“Old Joy” (Kino) will be available on May 1st; The Jean Renoir Collection (Lionsgate) is now available on DVD.

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A-O Rewind

Celebrating Portlandia One Sketch at a Time

The final season of Portlandia approaches.

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Most people measure time in minutes, hours, days, years…At IFC, we measure it in sketches. And nothing takes us way (waaaaaay) back like Portlandia sketches. Yes, there’s a Portlandia milepost from every season that changed the way we think, behave, and pickle things. In honor of Portlandia’s 8th and final season, Subaru presents a few of our favorites.


Put A Bird On It

Portlandia enters the pop-culture lexicon and inspires us to put birds on literally everything.

Colin the Chicken

Who’s your chicken, really? Behold the emerging locavore trend captured perfectly to the nth degree.

Dream Of The ’90s

This treatise on Portland made it clear that “the dream” was alive and well.

No You Go

We Americans spend most of our lives in cars. Fortunately, there’s a Portlandia sketch for every automotive situation.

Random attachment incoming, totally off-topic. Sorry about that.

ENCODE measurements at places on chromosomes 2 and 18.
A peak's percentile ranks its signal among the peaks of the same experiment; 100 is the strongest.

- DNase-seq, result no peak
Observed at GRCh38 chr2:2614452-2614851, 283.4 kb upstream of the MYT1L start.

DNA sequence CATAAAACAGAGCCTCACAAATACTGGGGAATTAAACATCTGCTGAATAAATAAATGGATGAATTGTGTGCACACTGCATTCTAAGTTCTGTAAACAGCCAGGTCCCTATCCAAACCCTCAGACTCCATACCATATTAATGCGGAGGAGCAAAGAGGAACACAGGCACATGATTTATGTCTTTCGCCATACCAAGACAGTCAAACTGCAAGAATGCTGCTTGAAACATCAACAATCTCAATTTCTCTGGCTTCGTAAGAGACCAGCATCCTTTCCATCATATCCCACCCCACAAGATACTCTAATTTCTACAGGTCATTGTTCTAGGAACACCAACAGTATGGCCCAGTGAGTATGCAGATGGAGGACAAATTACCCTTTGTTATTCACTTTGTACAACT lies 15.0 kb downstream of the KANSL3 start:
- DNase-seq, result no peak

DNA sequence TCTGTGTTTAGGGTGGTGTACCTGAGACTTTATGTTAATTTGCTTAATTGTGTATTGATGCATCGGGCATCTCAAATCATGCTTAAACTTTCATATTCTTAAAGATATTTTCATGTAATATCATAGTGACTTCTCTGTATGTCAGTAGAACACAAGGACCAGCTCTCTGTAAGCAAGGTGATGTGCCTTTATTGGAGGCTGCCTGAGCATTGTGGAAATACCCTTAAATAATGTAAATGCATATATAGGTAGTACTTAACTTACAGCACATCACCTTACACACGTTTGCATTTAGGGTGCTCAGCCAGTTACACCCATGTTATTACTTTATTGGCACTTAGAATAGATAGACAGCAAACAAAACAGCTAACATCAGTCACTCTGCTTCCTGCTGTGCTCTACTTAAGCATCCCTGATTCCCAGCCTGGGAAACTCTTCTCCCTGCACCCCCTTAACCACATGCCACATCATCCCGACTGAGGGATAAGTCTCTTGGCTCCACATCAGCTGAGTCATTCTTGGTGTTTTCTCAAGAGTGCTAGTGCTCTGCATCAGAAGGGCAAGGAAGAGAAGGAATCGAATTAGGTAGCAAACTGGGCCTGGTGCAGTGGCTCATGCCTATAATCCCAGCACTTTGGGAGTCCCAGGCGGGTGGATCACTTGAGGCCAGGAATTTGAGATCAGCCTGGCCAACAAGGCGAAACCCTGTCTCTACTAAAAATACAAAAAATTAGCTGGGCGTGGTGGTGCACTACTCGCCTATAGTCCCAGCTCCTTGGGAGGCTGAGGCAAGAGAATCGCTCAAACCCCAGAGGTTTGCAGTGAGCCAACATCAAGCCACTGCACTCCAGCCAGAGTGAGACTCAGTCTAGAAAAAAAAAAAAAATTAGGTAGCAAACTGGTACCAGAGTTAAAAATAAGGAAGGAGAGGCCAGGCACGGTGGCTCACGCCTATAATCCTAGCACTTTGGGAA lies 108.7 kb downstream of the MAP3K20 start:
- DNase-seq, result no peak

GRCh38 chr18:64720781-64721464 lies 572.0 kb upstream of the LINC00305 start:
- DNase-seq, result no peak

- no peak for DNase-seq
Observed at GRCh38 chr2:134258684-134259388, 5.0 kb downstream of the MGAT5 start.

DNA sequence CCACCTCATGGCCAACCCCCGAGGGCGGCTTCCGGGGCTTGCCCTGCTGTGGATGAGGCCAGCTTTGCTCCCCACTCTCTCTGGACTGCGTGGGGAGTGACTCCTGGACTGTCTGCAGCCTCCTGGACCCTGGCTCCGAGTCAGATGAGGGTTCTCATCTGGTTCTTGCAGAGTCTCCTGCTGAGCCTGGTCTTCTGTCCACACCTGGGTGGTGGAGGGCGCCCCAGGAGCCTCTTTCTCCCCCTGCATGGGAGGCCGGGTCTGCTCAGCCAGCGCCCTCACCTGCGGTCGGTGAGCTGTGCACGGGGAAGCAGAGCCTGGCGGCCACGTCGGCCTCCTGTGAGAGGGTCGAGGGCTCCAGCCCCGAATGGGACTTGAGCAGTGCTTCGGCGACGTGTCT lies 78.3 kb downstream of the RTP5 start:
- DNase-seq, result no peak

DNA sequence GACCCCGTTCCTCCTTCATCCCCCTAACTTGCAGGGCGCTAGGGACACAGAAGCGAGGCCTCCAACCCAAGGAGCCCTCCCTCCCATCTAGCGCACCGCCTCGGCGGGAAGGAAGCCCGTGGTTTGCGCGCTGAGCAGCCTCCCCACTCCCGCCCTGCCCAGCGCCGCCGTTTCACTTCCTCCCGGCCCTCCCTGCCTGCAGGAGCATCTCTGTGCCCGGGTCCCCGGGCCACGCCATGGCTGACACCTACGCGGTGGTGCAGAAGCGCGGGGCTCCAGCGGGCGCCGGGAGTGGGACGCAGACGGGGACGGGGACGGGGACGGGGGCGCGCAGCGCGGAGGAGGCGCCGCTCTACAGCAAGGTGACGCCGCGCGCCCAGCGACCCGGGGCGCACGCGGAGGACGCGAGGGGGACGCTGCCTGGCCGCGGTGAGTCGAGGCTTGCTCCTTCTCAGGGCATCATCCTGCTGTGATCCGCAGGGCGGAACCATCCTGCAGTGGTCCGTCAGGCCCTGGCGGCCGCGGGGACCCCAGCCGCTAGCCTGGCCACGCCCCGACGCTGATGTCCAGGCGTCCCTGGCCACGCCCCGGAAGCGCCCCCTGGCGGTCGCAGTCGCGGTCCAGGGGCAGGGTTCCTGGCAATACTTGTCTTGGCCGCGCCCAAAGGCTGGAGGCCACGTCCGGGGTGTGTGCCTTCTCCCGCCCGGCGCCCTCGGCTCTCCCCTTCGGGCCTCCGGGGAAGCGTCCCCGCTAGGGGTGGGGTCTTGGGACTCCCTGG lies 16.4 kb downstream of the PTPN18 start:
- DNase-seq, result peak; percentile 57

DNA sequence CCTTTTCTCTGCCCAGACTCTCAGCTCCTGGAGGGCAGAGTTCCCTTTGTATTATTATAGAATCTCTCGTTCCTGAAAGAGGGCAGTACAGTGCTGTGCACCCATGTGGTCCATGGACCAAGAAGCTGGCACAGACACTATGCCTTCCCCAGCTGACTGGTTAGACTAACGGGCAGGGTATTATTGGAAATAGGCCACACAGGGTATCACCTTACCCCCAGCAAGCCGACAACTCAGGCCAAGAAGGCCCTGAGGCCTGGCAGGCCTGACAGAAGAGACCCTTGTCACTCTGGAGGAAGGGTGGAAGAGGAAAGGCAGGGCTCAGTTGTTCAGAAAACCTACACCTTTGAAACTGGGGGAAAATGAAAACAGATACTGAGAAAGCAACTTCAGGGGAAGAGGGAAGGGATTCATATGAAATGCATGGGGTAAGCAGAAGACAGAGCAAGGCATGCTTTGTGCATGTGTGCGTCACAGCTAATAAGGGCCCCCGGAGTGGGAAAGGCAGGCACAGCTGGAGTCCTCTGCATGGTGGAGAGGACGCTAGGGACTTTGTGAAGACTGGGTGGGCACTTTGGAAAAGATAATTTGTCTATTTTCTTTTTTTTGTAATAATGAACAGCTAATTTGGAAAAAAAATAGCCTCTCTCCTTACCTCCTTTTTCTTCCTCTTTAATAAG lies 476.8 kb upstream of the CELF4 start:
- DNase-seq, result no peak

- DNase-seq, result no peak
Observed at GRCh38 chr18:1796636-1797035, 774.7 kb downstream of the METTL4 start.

A-O River!

We learned all our outdoor survival skills from Kath and Dave.

One More Episode

The true birth of binge watching, pre-Netflix. And what you’ll do once Season 8 premieres.

Catch up on Portlandia’s best moments before the 8th season premieres January 18th on IFC.

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WTF Films

Artfully Off

Celebrity All-Star by Sisters Weekend is available now on IFC's Comedy Crib.

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Sisters Weekend isn’t like other comedy groups. It’s filmmaking collaboration between besties Angelo Balassone, Michael Fails and Kat Tadesco, self-described lace-front addicts with great legs who write, direct, design and produce video sketches and cinematic shorts that are so surreally hilarious that they defy categorization. One such short film, Celebrity All-Star, is the newest addition to IFC’s Comedy Crib. Here’s what they had to say about it in a very personal email interview…


IFC: How would you describe Celebrity All-Star to a fancy network executive you just met in an elevator?